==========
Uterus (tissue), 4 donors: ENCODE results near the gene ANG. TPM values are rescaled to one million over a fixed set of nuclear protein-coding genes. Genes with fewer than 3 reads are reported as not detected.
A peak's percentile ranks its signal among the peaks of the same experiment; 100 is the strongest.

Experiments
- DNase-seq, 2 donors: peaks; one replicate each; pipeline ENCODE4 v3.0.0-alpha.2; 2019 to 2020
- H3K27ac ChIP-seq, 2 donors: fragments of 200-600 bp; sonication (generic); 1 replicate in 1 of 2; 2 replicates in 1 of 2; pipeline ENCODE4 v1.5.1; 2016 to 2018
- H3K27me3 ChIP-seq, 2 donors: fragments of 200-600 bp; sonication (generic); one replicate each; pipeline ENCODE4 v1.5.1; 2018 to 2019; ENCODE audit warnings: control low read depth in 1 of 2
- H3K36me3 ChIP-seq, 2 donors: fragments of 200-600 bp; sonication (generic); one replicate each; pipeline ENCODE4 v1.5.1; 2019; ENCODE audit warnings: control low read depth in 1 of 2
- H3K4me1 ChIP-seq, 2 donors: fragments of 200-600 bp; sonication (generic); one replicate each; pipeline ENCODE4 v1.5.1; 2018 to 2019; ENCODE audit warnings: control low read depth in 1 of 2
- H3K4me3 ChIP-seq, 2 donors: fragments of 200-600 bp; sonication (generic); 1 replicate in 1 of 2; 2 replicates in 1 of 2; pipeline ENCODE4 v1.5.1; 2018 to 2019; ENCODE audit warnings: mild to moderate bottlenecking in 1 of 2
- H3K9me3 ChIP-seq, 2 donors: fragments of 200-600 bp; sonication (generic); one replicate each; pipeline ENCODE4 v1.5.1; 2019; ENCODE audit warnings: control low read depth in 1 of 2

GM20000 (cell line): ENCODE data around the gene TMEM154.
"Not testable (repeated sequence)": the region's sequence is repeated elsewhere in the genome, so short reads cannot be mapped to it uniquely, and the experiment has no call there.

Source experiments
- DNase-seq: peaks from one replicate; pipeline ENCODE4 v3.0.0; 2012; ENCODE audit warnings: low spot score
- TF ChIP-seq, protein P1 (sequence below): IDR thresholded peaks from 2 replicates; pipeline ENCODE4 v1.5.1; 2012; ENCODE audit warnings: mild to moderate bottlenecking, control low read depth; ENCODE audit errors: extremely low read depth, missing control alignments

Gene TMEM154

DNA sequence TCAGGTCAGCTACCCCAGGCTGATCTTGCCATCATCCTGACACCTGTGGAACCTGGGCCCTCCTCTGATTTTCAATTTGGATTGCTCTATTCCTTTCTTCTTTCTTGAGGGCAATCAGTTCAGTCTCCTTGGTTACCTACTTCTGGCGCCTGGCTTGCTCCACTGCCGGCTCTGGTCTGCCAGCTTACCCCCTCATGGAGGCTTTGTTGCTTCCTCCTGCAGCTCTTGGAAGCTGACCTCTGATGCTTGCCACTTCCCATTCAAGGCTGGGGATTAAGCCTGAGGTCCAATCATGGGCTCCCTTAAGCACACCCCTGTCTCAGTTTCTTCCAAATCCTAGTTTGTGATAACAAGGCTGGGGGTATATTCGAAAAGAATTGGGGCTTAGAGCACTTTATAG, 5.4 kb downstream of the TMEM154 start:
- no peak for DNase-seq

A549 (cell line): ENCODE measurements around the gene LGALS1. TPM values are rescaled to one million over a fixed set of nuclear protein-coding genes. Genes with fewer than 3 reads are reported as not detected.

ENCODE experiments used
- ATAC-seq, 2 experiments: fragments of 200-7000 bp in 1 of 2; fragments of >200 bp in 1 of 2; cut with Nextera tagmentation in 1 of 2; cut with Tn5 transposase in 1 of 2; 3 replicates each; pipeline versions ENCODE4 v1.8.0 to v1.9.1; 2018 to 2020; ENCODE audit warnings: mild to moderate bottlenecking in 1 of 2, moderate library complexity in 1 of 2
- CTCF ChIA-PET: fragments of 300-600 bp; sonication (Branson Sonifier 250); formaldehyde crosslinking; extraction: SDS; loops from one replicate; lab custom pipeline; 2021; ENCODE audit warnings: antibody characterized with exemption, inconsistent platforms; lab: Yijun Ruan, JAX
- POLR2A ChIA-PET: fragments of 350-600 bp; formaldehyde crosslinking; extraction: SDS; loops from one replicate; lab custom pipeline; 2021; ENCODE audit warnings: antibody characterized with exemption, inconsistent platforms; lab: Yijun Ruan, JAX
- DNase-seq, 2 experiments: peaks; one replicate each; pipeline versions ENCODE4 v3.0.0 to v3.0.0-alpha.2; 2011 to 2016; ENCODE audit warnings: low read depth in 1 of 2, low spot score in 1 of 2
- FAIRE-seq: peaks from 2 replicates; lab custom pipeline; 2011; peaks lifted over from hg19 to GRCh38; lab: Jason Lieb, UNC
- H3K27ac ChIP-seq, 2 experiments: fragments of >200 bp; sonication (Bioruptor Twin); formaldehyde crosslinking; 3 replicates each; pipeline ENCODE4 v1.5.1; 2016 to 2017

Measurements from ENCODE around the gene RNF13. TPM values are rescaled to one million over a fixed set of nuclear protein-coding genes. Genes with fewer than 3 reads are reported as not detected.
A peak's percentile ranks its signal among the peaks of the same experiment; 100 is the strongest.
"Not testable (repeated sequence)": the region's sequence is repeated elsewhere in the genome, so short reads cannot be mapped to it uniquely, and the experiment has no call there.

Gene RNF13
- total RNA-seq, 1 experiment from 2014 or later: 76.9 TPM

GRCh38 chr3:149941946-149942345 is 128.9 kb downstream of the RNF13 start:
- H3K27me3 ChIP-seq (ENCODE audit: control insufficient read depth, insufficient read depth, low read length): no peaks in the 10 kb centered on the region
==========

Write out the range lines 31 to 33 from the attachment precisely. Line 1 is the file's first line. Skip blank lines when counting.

- total RNA-seq, 1 experiment from 2014 or later: 76.9 TPM

GRCh38 chr3:149941946-149942345 is 128.9 kb downstream of the RNF13 start:
- H3K27me3 ChIP-seq (ENCODE audit: control insufficient read depth, insufficient read depth, low read length): no peaks in the 10 kb centered on the region